October Mission: Beer – Part 3

by Megs Thompson

Alpenfire Cider

Alpenfire Cidery, Port Townsend

After two weeks of beer, I decided to spice things up a bit, and visit Washington’s first certified organic cidery (not to mention second in the nation). Cider comes with a bit of history- prior to Prohibition, hard cider was the #1 alcoholic beverage in the US.

Located in gorgeous Port Townsend, Alpenfire is the creation of Cidermakers and Orchardists Steve “Bear” & Nancy Bishop. After visiting areas of England, France, and Spain in 2001, and enrolling in a course at WSU taught by English Cider Master Peter Mitchell, the pair promptly placed an order for 900 French & English cider variety apple trees. They then spent the next year clearing and prepping the land, and in 2003, planted their orchard. The first harvest would follow in 2008.

Alpenfire Cider

Going organic was an easy choice for Bear and Nancy, although it definitely comes with its share of dilemmas…tent caterpillars for one! Instead of using poison or deterrents to clear the orchard, Bear either torches the pests, or, during the spring, when local elementary schoolers are present to assist with hand pollinating (the orchards mason bees can’t be expected to do all the work), Bear will often simply munch on a handful of them for an afternoon snack (I’d personally recommend not trying this at home).

After a quick tour of the orchard and greenhouse (I’m told the Bishops attempted an heirloom tomato wine last year, that was…“interesting”), I made my way back to the quaint tasting area, to enjoy sampling a few of Alpenfire’s most popular wares myself.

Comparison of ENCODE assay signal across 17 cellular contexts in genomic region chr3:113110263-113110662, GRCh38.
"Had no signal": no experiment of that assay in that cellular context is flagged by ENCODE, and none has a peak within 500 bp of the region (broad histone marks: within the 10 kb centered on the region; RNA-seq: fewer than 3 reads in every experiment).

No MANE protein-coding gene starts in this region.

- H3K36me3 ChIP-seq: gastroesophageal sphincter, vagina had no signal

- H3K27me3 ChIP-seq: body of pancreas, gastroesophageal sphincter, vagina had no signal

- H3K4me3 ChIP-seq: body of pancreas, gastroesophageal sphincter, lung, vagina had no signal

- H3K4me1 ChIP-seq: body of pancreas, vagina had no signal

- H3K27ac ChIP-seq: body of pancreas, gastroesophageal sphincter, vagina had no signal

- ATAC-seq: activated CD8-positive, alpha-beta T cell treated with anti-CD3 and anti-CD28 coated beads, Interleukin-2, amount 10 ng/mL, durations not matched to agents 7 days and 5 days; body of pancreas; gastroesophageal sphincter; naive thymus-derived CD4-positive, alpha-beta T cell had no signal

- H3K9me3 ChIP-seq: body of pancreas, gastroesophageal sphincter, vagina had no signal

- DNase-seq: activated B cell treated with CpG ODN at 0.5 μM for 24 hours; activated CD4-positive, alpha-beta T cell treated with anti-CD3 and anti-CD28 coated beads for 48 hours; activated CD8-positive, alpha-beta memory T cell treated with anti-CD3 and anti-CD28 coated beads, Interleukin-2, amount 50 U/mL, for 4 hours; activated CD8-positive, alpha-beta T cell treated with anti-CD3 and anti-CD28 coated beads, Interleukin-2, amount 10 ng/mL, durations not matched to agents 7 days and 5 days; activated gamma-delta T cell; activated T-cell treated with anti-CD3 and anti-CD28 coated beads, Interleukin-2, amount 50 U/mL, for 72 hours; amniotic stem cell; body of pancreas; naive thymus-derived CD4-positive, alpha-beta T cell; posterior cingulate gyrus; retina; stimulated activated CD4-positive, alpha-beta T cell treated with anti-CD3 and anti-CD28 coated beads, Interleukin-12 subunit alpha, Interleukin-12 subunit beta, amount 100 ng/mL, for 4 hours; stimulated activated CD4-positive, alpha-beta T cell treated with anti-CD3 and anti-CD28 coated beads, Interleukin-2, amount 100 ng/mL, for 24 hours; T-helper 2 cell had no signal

Alpenfire Cider

My absolute favorite cider was Glow, made from a single apple variety, the Hidden Rose, which is a red-fleshed apple that delivers a beautiful color, aroma, and candy apple flavor. I may or may not have had to take a few bottles home to share (or not). Fun fact: Alpenfire is the first cidery in Washington to ferment with a red-fleshed apple. Also, coming up in the winter of 2015, Alpenfire will be releasing a “sparkling” version of this cider, called Cinders, which will maintain the same flavor, but have the added bubbly aspect of champagne.

Another tasty treat is the Dungeness Orchard Blend. Quite different from any other cider I’ve tasted, this is a non-carbonated, still beverage made from a collection of over 200 apple varieties within the Dungeness Orchard in Sequim, originally planted by apple pioneer Charles Parkman.

One of their most popular sips I’m told is Calypso, which sadly had sold out prior to my visit, and wasn’t set to be bottled again for a few more weeks. Made from organic heirloom apples & Graymarsh Farm blackberries, fermented together in Bull Run Distilling rum barrels, it isn’t hard to imagine why this is a top seller!

While most of the Alpenfire ciders ferment for 9 months, one brew, named Smoke, takes a much longer 16 months. While still considered a cider, has a 16% ABV and is much more of an after dinner tipple (think port) than your run-of-the-mill cider. Made from the bitterest of traditional cider fruit, Smoke is triple-fermented, first in stainless steel, then in a mead cask, and finally in smoky, oaky whiskey barrels.

Alpenfire Cider

While sampling ciders I was also invited to taste some of their tasty vinegars, my favorites of which were the Spring Tonic – a wild ferment vinegar (meaning no commercial yeast is used) with wild crafted nettles & dandelion, and the Elderperry – made from elderberries & pear vinegar, ideal for cooking, bartending, as well as a natural cough suppressant (and pretty dang delicious on a fresh baguette).

The Tasting Room is open most weekends, Friday-Sun, noon-5pm, with tours given by appointment/request. For a full calendar of upcoming events, as well as locations where Alpenfire Ciders & Vinegars are available around the area, check out their website at www.alpenfirecider.com.

Stay tuned next week for another Washington Brewery Adventure!